Leave a trail that clients can follow to your door
To drive online leads through your website, build a clear path
Remember the story of Hansel and Gretel, the two children who followed a trail of breadcrumbs to find their way home? Web developers and search engine optimization specialists use similar systems to lead visitors to your website and through your website to take specific actions that will lead them closer to a sale.
But the biggest mistake that many companies make when trying to drive online leads through their website is that they send all traffic to the homepage, and often there is no clear path to follow from the homepage to the action that they want visitors to take.
Here is an example of an online lead generation and conversion process that can be created for virtually any company:
1. Pull visitors in from where they are at the moment: The perfect time to reach prospective clients is when they are seeking out solutions to a problem you can solve, or researching products or services your business offers. If you aren’t reaching your audience through organic search engines (Google, Bing, Yahoo), the next best options are paid search placement, such as Google AdWords search ads and social media ads that allow you to target people who are either actively seeking out products or services you provide, or who have characteristics similar to those of your best customers.
2. Customize the landing pages: When a person searches online for a particular product or service, or responds to an ad including an offer or targeted message, they should be directed to a page that specifically relates to the message they clicked on. A landing page should be very simple, the messaging should be specific to what was presented in the ad, post or email, and there should be a clear, simple and highly visible call to action, such as “download this report.”
3. Create lead funnels: Regardless of where visitors land on your website, there should be a clear and simple path to follow toward the goal. For example, if you ultimately want interested prospects to reach out to your sales team, there should be several opportunities for them to take steps toward that end result. Perhaps you offer them a free report and you promote this report with a button throughout the website and in your email newsletter. Upon requesting to download the report, you could include a question in the form asking if they’d like to do a product demo. Answering yes to this product demo now gives your sales team an opportunity to reach out.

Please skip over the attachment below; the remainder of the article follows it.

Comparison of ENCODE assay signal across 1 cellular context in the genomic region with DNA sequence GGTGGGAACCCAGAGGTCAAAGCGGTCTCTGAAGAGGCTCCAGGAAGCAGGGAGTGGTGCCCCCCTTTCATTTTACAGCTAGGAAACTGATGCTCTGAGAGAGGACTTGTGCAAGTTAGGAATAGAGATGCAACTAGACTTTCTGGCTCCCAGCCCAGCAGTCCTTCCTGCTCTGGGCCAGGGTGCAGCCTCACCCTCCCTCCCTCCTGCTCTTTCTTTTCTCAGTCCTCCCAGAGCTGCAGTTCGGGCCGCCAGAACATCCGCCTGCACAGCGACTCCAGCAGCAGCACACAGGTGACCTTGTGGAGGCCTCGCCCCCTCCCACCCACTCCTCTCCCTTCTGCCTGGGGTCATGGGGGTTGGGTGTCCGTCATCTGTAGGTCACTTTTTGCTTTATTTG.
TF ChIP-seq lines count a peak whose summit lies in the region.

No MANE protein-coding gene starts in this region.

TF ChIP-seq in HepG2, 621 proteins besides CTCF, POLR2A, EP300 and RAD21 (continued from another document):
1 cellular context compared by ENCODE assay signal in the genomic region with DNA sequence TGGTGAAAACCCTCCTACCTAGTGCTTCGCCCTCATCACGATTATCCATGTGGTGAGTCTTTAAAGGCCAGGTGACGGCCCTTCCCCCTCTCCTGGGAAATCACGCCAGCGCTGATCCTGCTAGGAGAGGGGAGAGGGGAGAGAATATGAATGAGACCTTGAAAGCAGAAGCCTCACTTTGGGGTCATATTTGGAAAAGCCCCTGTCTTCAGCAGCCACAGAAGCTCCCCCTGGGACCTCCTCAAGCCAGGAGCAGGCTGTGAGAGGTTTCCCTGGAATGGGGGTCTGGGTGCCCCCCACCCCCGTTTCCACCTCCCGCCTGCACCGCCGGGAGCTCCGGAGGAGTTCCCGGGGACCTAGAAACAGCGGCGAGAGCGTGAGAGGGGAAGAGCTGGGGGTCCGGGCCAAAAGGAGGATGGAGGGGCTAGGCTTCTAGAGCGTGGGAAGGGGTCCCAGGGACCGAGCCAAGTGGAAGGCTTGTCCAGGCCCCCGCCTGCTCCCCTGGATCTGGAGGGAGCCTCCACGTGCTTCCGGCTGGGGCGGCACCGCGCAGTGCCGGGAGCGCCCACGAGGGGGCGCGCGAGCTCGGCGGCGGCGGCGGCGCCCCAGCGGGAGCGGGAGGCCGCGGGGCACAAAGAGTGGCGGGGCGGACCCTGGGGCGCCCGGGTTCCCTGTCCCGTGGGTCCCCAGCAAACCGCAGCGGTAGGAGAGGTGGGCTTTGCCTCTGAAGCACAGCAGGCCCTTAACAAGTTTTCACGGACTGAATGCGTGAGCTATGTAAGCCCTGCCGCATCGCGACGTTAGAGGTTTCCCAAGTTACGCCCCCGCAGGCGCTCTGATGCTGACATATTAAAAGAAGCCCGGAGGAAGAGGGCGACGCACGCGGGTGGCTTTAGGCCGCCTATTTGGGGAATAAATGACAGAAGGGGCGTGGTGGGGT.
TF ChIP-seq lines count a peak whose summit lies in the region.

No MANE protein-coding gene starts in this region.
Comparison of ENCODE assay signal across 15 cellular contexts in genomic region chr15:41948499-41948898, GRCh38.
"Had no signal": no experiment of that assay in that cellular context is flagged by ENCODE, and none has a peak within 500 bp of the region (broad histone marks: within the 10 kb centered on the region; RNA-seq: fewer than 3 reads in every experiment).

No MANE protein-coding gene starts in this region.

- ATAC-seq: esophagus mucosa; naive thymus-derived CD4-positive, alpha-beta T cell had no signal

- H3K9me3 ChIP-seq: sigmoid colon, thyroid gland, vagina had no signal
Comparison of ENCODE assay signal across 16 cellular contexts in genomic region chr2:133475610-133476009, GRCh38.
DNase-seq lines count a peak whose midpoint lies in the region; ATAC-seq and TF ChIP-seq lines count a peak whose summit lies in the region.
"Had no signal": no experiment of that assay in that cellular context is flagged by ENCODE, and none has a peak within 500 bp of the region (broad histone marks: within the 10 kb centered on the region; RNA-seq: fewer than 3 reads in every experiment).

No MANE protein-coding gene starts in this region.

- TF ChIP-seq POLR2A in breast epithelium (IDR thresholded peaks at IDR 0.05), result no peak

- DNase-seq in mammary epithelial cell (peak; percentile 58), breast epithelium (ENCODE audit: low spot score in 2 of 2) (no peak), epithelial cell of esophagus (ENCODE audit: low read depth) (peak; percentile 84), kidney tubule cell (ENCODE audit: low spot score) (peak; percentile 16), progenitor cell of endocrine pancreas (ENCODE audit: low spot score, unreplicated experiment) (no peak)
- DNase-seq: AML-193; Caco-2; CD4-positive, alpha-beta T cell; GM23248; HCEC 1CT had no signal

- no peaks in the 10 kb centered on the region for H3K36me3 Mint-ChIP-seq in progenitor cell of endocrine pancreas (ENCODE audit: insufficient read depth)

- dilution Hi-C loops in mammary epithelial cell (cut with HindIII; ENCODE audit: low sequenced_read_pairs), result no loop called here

4. Simplify the action steps: Businesses often get caught up in all of the information they want to present to visitors that they tend to overload the pages on their website and emails with too much information, and they distract visitors from the action they want them to take. Take a page from Apple and try slimming down your content to present only the information that will lead prospects in and help them along the path to your intended end goal.
5. Make an offer they can’t refuse: Does your website have a form that only says “contact us” or “request a quote”? These aren’t very enticing to prospective customers. There should be something of value offered to prospects that helps you stand out from the competition and gives them a reason to reach out to you. Perhaps you can offer a free industry report, a checklist or guide to make their job easier or an exclusive discount offer.
6. Follow-through: This is one of the biggest missed opportunities for companies. They put the time and money into driving prospects into their website and through a lead process, only to drop the lead the moment it comes through. When someone completes an online form, they should immediately receive a confirmation of the offer that you promised, and then there should be a clear lead-nurturing process.
For example, if a visitor downloads your free report, the form they submitted should ask if they’d like to join your email list. They should then receive an email including the free report, to fulfill the order. This way, they have your information in their inbox and a clear way to contact you in the future.
But don’t stop there. That first email should also include a secondary call to action, to entice them to take another step, such as “request a demo” or “ask a question”. This brings them back into the process and gives you another opportunity to build the relationship.
If a prospect chooses to subscribe to your email list, you are now in a prime position to easily warm this lead up to a sale. You can set up an email auto-responder campaign that automatically sends a series of emails (we recommend one per week at most, for four to six weeks) to the prospect and gives them additional opportunities to contact your sales team.
Melissa Albano-Davis, principal of Grapevine Marketing, Manchester, can be reached at 603-685-4782. ext. 101, or firstname.lastname@example.org.